The resounding defeat of the fiscally destructive ballot measures, Amendments 60 and 61 and Proposition 101, is the latest, but not final, round in a critically important debate about Colorado's future.
Profound budget issues remain, as further cuts in critical services such as health care, education and transportation loom with a projected $1.1 billion state deficit in 2011.
Colorado voters may be angry, but they aren't crazy.
On Tuesday, Coloradans loudly rejected one vision for our future – the vision of an ineffectual public sector starved for resources peddled by Douglas Bruce and other proponents of Amendments 60 and 61 and Proposition 101.
We've written frequently about "The Bad Three" – Amendments 60, 61 and Proposition 101.
But don't forget about the The Other Bad Three on this year's ballot – Amendments 62, 63 and Proposition 102. These measures also are confusing and conflicting, narrow and partisan and deceptive and cynical. Amendment 62, the "personhood" amendment, would amend the state constitution to extend rights "to every human being from the beginning of biological development."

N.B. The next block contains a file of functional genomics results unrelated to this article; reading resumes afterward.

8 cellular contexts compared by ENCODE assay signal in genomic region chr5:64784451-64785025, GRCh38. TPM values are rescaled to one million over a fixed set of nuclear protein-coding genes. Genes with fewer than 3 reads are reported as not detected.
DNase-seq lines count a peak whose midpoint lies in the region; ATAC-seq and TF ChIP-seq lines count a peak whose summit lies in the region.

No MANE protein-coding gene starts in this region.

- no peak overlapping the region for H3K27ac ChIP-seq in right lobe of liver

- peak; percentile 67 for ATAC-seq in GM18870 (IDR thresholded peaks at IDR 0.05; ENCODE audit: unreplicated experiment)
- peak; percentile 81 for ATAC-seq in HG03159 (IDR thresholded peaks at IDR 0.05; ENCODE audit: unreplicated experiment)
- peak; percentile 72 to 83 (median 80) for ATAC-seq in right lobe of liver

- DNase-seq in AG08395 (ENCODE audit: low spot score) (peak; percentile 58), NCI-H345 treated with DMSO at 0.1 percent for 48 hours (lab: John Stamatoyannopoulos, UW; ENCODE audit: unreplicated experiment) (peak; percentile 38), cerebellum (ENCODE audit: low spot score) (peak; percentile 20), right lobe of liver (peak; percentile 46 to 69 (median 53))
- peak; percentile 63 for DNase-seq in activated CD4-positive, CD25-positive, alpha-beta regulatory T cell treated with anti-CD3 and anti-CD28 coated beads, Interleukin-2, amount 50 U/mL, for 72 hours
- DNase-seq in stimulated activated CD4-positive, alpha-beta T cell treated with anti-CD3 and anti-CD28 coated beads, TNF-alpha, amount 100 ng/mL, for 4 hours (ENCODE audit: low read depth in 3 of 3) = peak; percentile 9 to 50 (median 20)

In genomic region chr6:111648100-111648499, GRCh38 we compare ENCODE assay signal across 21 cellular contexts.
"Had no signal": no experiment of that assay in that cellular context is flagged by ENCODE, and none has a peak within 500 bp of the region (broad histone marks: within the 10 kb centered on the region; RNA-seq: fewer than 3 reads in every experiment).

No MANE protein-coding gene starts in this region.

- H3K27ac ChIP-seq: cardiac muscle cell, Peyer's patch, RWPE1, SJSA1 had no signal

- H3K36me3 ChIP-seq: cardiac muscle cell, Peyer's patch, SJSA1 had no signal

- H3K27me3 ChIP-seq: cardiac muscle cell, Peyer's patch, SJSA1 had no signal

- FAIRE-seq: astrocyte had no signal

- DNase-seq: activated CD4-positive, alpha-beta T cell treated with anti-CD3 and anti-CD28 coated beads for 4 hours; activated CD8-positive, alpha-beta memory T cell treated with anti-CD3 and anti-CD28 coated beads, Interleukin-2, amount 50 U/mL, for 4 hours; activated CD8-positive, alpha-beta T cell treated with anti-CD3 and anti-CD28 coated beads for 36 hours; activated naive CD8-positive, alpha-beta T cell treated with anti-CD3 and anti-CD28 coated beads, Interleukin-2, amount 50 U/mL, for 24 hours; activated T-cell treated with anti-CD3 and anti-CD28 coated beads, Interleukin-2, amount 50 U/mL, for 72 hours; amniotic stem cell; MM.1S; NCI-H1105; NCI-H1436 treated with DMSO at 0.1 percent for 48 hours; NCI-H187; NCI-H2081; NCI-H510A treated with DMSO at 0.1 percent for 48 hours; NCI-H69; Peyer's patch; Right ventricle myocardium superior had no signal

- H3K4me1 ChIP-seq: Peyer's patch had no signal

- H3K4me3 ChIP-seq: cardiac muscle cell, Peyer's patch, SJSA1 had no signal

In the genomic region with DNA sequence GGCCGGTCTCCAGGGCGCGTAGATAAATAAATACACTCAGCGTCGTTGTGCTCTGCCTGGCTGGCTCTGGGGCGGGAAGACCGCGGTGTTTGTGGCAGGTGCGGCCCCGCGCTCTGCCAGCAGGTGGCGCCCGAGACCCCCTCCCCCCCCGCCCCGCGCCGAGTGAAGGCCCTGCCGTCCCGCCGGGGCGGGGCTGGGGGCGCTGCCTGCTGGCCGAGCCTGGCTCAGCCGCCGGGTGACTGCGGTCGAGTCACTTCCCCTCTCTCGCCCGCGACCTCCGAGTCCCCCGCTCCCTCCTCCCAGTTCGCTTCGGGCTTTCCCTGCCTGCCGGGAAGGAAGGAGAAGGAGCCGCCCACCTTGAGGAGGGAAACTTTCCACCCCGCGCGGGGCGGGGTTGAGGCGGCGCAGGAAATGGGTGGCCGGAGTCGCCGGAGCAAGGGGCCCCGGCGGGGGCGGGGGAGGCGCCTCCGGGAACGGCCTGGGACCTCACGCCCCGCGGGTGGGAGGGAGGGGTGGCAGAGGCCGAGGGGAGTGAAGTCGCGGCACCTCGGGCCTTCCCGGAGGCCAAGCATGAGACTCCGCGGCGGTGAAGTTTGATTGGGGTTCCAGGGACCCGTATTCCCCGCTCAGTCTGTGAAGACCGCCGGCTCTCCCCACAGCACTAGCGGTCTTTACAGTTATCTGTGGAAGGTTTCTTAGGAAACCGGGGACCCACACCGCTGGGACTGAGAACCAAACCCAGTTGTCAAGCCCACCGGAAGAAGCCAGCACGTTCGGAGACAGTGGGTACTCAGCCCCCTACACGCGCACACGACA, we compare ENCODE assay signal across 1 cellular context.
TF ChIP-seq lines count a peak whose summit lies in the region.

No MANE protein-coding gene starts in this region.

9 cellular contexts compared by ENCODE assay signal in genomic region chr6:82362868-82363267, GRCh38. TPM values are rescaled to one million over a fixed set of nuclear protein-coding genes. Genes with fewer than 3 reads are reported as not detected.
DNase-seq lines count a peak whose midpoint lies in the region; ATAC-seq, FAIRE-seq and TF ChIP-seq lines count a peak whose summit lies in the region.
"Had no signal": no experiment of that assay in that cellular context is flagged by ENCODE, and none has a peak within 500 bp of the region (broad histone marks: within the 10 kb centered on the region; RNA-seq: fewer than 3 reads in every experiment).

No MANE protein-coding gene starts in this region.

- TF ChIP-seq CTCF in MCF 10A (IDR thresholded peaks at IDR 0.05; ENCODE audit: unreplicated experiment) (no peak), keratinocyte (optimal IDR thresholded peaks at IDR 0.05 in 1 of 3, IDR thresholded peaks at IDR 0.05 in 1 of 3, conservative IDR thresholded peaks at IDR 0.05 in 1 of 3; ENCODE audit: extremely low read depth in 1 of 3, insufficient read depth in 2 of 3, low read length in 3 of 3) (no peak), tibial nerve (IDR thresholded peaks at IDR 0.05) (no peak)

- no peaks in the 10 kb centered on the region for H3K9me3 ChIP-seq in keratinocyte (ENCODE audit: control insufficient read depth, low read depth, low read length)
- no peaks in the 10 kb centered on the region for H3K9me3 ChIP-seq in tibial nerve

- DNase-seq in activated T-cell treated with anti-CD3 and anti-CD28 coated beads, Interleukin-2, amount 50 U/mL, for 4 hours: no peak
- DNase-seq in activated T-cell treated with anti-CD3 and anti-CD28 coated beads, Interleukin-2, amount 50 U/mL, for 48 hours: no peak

Proposition 102, a ballot initiative designed to limit pretrial services programs for defendants, will come before Colorado voters on Nov. 2.
If passed, many low-income defendants will be denied release on an unsecured bond, leaving them with no option besides awaiting trial in jail. This would unnecessarily drive up costs and crowd local jails with defendants -- many of whom will not even be sentenced to jail if convicted.
Rich Jones, director of policy and research at the Bell, and Senior Policy Analyst Frank Waterous offered testimony today on three bills important to the Bell.
Jones testified on two bills that concern Colorado's most important legal document – our state constitution. One bill would ask voters to create a constitutional review commission, and the other would ask voters to reform the process by which citizens initiate constitutional amendments.